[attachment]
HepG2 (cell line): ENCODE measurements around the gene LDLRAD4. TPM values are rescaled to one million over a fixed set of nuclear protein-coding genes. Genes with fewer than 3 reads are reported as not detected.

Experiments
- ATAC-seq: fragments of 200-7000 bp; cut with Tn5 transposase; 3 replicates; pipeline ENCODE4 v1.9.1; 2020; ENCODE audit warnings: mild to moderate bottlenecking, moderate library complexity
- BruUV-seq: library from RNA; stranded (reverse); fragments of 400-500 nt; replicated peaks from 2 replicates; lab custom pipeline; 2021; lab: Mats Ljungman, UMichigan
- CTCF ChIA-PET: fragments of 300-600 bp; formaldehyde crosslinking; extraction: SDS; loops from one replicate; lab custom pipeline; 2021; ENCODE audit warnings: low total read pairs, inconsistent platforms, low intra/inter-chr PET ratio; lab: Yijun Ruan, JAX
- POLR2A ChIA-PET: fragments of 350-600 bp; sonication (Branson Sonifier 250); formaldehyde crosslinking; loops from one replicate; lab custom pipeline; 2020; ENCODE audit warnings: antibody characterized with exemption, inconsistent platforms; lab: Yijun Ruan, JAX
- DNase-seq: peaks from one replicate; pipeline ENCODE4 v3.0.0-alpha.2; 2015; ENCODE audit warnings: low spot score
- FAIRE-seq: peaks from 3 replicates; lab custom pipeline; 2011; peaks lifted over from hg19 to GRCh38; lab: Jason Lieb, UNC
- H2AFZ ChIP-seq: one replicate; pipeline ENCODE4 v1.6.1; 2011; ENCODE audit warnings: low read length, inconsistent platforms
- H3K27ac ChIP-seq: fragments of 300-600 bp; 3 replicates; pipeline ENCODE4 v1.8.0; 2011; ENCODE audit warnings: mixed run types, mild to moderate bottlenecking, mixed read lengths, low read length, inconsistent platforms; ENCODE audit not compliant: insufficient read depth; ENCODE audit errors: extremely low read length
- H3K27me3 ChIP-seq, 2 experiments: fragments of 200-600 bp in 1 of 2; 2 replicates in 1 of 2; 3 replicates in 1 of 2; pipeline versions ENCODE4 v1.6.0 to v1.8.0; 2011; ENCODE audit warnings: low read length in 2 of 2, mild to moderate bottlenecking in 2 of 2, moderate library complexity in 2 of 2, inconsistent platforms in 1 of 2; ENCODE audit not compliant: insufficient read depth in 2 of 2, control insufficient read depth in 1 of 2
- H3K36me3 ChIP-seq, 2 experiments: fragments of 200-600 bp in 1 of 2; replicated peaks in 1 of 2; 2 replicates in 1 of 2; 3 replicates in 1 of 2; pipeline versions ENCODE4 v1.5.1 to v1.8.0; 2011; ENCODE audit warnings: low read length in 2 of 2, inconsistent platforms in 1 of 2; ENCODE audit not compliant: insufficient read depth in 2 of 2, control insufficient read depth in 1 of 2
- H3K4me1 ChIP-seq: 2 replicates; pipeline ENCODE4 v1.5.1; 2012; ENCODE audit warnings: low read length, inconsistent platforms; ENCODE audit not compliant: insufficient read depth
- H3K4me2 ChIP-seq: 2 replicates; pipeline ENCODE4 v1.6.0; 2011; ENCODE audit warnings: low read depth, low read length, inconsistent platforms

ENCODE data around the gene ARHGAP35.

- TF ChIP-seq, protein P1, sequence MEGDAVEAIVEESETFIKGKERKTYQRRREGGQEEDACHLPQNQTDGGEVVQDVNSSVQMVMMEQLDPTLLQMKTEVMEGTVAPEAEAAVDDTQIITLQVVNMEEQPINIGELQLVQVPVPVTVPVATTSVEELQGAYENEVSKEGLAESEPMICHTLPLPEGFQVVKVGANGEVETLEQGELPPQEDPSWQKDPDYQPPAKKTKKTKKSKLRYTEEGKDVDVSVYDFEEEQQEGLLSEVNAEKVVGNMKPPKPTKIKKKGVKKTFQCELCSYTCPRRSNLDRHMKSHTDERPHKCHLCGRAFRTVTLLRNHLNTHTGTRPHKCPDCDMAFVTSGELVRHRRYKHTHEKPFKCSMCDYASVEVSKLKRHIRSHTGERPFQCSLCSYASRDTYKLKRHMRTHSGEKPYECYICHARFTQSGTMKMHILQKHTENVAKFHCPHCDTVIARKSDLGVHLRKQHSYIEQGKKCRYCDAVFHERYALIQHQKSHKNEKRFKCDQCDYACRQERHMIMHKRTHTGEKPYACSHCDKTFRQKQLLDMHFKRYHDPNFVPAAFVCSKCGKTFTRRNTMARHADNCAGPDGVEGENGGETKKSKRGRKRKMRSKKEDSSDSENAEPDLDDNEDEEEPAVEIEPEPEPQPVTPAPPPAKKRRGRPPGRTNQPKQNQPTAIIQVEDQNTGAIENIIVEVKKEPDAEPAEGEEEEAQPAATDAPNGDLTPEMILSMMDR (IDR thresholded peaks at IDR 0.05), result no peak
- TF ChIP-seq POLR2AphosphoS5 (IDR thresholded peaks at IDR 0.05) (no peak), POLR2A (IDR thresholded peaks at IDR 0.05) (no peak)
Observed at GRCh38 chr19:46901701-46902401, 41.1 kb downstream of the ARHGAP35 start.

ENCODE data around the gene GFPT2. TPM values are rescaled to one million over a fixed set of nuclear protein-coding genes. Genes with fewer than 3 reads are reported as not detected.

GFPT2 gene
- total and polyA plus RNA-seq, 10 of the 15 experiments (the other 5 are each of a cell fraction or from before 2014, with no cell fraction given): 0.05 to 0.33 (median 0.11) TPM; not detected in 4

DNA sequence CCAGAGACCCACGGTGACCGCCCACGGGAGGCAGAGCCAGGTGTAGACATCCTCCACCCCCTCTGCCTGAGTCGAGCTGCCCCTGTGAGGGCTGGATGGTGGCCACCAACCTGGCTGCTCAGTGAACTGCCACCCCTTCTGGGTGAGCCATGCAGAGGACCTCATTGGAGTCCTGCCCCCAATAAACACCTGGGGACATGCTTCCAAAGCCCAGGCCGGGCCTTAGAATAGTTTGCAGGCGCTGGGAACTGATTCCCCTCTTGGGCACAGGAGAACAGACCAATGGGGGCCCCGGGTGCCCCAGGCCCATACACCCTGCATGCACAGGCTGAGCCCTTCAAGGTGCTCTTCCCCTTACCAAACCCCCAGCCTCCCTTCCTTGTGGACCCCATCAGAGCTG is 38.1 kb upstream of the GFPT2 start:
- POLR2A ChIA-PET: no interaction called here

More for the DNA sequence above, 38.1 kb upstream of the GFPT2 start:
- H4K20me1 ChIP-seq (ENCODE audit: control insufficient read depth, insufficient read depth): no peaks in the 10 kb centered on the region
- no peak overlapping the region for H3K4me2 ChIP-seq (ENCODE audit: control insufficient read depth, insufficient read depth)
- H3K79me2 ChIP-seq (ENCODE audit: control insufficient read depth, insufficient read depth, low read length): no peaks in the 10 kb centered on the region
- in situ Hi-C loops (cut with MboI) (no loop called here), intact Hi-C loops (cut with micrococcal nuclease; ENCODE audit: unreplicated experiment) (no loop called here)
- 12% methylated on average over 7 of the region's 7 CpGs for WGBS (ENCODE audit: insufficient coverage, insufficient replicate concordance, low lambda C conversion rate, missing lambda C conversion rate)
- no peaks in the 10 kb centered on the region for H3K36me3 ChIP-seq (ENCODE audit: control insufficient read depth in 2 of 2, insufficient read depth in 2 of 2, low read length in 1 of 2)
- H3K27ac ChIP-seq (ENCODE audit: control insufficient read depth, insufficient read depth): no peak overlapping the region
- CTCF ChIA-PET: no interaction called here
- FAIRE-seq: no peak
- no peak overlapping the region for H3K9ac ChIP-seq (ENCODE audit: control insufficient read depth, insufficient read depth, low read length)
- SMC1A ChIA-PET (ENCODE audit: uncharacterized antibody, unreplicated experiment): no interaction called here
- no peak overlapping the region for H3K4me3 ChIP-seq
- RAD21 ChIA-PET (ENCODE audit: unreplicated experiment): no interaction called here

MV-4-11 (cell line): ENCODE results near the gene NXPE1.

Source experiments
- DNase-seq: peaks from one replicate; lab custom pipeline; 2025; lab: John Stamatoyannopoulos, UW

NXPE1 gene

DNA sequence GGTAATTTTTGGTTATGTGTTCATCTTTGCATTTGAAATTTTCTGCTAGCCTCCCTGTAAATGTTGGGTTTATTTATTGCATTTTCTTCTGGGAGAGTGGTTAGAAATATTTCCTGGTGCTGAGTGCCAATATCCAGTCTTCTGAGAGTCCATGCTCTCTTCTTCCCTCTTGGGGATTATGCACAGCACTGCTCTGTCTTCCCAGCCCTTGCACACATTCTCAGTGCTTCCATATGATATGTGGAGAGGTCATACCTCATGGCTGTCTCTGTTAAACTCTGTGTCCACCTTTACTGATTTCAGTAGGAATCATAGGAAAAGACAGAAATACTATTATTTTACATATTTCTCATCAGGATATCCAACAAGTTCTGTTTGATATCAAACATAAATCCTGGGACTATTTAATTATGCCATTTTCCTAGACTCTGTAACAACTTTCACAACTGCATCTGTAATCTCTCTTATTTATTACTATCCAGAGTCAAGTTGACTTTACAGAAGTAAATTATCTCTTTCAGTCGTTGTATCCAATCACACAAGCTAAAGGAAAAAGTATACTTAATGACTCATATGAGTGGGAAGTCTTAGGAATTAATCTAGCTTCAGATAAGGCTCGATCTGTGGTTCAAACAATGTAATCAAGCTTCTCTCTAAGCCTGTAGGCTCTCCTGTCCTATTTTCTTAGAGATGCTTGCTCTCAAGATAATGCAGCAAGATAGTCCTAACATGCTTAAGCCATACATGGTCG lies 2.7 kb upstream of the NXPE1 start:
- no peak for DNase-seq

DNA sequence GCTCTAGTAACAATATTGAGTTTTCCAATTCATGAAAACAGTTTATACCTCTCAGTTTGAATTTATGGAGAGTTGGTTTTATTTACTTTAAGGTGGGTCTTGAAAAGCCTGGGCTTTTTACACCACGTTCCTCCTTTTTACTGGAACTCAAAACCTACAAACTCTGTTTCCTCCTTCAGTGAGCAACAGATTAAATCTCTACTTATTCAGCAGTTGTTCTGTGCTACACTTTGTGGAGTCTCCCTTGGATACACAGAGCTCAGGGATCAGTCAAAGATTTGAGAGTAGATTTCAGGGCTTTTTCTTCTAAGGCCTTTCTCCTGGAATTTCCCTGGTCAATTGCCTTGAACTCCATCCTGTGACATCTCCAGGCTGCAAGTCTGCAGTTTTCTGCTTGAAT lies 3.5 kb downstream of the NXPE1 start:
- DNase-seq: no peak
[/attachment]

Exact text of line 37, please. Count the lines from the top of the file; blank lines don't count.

- RAD21 ChIA-PET (ENCODE audit: unreplicated experiment): no interaction called here